Oxidative phosphorylation in HIV-1 infection: impacts on cellular metabolism and immune function

Natalia Rodriguez Rodriguez, Trinisia Fortune, Esha Hegde, Matthew Paltiel Weinstein, Aislinn M. Keane, Jesse F. Mangold, Talia H. Swartz

Research output: Contribution to journalShort surveypeer-review


Human Immunodeficiency Virus Type 1 (HIV-1) presents significant challenges to the immune system, predominantly characterized by CD4+ T cell depletion, leading to Acquired Immunodeficiency Syndrome (AIDS). Antiretroviral therapy (ART) effectively suppresses the viral load in people with HIV (PWH), leading to a state of chronic infection that is associated with inflammation. This review explores the complex relationship between oxidative phosphorylation, a crucial metabolic pathway for cellular energy production, and HIV-1, emphasizing the dual impact of HIV-1 infection and the metabolic and mitochondrial effects of ART. The review highlights how HIV-1 infection disrupts oxidative phosphorylation, promoting glycolysis and fatty acid synthesis to facilitate viral replication. ART can exacerbate metabolic dysregulation despite controlling viral replication, impacting mitochondrial DNA synthesis and enhancing reactive oxygen species production. These effects collectively contribute to significant changes in oxidative phosphorylation, influencing immune cell metabolism and function. Adenosine triphosphate (ATP) generated through oxidative phosphorylation can influence the metabolic landscape of infected cells through ATP-detected purinergic signaling and contributes to immunometabolic dysfunction. Future research should focus on identifying specific targets within this pathway and exploring the role of purinergic signaling in HIV-1 pathogenesis to enhance HIV-1 treatment modalities, addressing both viral infection and its metabolic consequences.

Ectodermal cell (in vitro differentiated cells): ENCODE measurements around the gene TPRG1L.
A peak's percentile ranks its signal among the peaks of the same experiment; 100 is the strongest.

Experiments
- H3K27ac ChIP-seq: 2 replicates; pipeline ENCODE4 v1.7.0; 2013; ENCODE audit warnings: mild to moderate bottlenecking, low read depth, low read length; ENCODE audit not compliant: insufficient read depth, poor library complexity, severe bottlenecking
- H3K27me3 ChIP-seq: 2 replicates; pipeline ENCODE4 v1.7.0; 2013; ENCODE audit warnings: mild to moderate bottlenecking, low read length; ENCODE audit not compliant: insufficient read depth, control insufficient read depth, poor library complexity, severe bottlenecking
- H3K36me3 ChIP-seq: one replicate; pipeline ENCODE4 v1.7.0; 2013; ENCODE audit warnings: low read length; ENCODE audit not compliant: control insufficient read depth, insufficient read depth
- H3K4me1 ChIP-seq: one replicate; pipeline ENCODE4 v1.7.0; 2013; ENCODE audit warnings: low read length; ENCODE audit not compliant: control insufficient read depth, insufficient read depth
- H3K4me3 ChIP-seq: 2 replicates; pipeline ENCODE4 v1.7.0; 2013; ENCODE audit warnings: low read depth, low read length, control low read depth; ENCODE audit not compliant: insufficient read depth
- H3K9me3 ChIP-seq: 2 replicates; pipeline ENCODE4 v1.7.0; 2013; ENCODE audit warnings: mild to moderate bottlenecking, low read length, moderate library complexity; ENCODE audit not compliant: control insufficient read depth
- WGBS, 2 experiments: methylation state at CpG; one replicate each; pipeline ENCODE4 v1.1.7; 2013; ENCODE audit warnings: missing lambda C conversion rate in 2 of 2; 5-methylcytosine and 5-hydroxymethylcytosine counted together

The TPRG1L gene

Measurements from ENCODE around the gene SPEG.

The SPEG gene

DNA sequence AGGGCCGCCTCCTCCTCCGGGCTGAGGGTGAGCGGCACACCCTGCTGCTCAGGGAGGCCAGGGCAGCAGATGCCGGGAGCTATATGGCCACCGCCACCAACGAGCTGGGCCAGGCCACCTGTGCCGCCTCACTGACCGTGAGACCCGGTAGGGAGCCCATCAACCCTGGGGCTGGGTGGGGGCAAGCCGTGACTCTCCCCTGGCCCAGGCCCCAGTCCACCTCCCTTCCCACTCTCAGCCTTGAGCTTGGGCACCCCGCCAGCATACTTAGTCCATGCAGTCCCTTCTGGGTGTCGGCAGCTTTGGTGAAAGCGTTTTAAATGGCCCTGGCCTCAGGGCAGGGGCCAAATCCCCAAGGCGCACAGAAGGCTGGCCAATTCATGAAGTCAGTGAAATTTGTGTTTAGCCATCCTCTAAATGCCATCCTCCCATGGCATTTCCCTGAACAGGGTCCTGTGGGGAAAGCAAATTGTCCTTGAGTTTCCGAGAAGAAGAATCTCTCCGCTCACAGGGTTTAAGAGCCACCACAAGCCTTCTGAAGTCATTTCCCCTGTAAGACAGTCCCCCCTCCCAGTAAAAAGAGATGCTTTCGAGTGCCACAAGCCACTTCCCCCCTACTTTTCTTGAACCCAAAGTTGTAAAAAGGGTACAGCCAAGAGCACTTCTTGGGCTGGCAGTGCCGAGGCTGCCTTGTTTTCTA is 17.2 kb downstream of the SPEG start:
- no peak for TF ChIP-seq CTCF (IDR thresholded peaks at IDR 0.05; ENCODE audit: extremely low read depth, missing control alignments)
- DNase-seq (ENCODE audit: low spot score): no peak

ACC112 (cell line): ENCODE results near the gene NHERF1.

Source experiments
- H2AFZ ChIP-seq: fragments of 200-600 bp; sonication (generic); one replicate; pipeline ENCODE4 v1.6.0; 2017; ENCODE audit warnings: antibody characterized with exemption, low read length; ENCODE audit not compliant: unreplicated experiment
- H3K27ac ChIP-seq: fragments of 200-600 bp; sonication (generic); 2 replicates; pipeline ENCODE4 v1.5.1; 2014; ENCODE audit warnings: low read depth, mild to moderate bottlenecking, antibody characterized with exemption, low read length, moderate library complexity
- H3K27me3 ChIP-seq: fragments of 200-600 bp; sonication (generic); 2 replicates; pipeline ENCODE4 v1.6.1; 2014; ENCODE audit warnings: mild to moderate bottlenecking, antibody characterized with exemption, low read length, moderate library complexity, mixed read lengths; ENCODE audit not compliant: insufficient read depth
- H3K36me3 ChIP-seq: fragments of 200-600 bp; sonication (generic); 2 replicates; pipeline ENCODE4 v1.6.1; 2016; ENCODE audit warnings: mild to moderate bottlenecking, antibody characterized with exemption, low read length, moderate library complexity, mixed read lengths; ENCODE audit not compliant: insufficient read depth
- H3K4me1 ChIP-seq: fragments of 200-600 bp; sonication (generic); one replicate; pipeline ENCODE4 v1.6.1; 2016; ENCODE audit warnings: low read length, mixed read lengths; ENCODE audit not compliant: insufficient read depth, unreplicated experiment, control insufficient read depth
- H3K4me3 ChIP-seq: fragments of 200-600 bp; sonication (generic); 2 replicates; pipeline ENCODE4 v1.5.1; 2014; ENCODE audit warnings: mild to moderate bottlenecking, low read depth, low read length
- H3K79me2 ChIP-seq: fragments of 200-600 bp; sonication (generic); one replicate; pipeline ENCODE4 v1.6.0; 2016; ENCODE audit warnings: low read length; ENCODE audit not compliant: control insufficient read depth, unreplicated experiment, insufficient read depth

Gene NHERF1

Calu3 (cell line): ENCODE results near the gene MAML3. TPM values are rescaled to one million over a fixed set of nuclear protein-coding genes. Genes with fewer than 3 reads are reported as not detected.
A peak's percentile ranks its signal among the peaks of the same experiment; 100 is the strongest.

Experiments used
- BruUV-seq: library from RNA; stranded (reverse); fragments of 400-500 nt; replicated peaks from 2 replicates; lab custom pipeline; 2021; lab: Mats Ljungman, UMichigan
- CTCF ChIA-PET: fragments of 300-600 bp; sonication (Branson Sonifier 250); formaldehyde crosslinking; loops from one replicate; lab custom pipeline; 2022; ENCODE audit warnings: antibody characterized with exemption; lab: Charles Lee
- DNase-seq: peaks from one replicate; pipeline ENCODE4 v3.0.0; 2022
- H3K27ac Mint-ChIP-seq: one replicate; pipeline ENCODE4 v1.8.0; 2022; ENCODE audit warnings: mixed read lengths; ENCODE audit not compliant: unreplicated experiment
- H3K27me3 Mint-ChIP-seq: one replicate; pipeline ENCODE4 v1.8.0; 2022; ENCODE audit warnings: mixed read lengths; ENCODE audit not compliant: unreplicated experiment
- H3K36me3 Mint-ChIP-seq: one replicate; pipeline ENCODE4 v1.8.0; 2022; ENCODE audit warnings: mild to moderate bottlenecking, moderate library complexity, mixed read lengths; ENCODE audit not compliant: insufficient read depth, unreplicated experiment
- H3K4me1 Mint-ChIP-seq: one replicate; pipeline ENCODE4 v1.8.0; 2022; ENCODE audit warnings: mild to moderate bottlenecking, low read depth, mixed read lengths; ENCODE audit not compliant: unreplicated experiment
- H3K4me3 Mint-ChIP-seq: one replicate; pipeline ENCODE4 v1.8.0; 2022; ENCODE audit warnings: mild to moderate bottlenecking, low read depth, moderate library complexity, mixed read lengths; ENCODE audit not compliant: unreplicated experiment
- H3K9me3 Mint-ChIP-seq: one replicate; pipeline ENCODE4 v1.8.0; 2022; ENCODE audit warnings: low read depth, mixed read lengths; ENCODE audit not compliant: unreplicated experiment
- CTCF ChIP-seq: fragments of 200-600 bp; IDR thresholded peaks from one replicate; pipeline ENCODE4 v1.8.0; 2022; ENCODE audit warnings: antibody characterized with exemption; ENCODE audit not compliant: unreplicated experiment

Original languageEnglish
Article number1360342
JournalFrontiers in Immunology
StatePublished - 2024


  • HIV-1
  • antiretroviral therapy (ART)
  • immune metabolism
  • mitochondrial dysfunction
  • oxidative phosphorylation


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